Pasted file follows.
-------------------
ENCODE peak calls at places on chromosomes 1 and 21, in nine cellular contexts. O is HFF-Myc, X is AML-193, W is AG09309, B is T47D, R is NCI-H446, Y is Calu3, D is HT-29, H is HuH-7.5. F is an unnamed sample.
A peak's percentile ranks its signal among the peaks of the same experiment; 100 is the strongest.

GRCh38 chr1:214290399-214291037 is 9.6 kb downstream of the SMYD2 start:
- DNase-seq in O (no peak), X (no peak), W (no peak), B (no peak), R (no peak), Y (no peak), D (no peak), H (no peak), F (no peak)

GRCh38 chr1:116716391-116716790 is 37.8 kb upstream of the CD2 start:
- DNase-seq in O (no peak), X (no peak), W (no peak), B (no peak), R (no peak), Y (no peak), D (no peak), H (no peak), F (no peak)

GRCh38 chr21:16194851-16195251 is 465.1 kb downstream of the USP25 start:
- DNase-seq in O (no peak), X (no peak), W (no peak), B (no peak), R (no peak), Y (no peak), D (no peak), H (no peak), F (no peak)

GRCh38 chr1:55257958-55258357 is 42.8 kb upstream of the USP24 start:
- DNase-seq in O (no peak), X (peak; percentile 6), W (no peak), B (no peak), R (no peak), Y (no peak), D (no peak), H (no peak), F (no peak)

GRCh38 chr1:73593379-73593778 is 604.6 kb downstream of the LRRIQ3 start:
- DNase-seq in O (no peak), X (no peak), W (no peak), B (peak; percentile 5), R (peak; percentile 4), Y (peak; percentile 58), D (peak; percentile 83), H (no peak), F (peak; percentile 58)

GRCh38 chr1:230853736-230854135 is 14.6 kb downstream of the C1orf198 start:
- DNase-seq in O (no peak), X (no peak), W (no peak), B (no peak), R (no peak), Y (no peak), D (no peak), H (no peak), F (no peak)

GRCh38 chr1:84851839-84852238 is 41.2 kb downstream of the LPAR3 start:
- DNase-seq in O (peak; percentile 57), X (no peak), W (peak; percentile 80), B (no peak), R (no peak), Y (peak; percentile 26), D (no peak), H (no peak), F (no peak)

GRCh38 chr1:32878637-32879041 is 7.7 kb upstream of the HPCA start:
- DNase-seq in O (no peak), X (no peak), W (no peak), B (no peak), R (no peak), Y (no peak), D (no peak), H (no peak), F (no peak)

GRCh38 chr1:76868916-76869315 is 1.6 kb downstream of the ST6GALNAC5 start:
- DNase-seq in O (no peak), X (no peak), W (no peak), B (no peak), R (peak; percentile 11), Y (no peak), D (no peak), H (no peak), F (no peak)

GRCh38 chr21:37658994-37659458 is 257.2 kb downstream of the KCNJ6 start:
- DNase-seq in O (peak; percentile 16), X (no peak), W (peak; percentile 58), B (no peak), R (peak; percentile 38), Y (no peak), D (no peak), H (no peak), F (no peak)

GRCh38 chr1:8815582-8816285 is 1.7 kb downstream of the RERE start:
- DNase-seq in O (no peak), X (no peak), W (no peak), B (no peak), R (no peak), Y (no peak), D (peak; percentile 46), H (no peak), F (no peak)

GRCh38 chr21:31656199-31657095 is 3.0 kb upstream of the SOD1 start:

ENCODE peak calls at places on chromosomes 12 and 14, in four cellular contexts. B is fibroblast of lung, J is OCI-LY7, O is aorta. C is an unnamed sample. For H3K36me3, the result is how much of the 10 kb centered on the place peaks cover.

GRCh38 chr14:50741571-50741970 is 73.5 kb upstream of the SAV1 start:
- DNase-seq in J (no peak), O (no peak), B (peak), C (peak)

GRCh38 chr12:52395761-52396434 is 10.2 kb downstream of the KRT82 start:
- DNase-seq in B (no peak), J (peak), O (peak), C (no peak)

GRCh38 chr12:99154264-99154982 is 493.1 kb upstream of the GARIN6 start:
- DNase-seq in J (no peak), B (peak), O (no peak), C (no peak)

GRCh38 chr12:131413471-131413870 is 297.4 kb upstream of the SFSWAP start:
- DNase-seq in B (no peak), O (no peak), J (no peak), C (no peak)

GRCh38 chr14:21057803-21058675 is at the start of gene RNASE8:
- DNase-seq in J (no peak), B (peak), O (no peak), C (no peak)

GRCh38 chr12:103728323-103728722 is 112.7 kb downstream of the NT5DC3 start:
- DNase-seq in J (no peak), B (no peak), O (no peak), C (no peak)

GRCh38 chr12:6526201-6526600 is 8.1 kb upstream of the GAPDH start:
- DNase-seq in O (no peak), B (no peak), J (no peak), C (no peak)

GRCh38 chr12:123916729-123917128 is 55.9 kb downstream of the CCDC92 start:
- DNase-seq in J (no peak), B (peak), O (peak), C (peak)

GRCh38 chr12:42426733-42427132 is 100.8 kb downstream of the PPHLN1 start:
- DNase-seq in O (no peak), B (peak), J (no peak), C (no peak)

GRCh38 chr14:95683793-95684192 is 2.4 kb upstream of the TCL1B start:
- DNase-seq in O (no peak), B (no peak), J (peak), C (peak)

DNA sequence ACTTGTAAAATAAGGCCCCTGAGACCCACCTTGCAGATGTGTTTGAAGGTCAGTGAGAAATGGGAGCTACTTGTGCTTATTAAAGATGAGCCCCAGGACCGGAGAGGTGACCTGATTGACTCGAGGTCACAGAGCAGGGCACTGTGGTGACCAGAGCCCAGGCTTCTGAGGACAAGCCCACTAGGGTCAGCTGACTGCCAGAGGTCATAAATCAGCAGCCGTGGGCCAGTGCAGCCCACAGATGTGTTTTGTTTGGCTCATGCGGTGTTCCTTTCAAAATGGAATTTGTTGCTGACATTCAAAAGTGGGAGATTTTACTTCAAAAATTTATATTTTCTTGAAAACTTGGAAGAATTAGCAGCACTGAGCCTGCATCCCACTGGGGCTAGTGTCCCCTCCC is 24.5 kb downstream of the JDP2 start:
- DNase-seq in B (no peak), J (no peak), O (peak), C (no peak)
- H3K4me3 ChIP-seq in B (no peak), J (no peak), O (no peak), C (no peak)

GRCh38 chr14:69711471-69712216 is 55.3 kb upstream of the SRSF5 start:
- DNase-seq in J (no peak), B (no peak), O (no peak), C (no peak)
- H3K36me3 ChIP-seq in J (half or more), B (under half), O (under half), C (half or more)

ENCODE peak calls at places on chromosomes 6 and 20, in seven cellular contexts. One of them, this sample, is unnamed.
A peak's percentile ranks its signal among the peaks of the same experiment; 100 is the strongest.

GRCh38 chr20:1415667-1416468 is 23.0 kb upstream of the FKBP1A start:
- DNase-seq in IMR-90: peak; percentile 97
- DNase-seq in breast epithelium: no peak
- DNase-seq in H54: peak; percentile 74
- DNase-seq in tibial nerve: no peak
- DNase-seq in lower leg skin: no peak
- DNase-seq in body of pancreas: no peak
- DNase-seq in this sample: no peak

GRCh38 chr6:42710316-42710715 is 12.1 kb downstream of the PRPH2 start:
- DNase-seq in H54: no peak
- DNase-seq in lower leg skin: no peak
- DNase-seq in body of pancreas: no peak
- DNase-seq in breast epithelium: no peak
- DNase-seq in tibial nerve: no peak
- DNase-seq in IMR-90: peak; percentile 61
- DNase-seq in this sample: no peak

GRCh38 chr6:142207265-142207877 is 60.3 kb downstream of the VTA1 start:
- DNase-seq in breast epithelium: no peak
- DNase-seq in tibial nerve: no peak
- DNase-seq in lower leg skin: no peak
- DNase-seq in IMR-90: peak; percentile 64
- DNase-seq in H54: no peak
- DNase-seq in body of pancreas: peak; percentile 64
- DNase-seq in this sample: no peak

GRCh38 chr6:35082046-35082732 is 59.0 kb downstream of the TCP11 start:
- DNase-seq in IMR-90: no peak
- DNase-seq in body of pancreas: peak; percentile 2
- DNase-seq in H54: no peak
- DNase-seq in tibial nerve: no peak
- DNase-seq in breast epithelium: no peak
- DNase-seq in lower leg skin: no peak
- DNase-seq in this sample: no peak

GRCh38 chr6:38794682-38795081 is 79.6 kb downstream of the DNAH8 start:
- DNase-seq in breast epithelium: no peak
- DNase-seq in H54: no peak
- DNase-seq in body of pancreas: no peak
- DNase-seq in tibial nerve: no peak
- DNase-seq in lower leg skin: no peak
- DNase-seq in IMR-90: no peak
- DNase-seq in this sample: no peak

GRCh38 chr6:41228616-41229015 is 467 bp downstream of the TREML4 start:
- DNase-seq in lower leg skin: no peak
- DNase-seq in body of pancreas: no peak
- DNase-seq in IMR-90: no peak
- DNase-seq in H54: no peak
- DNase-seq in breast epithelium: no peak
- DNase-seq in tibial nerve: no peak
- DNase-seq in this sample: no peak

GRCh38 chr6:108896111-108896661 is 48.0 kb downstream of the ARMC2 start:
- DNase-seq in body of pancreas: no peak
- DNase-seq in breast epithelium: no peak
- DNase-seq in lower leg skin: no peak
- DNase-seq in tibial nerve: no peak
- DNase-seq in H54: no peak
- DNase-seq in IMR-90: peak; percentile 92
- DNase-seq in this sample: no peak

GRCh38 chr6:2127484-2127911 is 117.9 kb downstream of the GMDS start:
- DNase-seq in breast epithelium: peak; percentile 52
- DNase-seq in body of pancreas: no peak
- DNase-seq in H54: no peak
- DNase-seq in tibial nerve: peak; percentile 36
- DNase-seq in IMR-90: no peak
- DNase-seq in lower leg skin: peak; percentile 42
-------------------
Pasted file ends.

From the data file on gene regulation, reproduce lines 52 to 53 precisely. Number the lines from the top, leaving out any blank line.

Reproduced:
- H3K36me3 ChIP-seq in J (half or more), B (under half), O (under half), C (half or more)

ENCODE peak calls at places on chromosomes 6 and 20, in seven cellular contexts. One of them, this sample, is unnamed.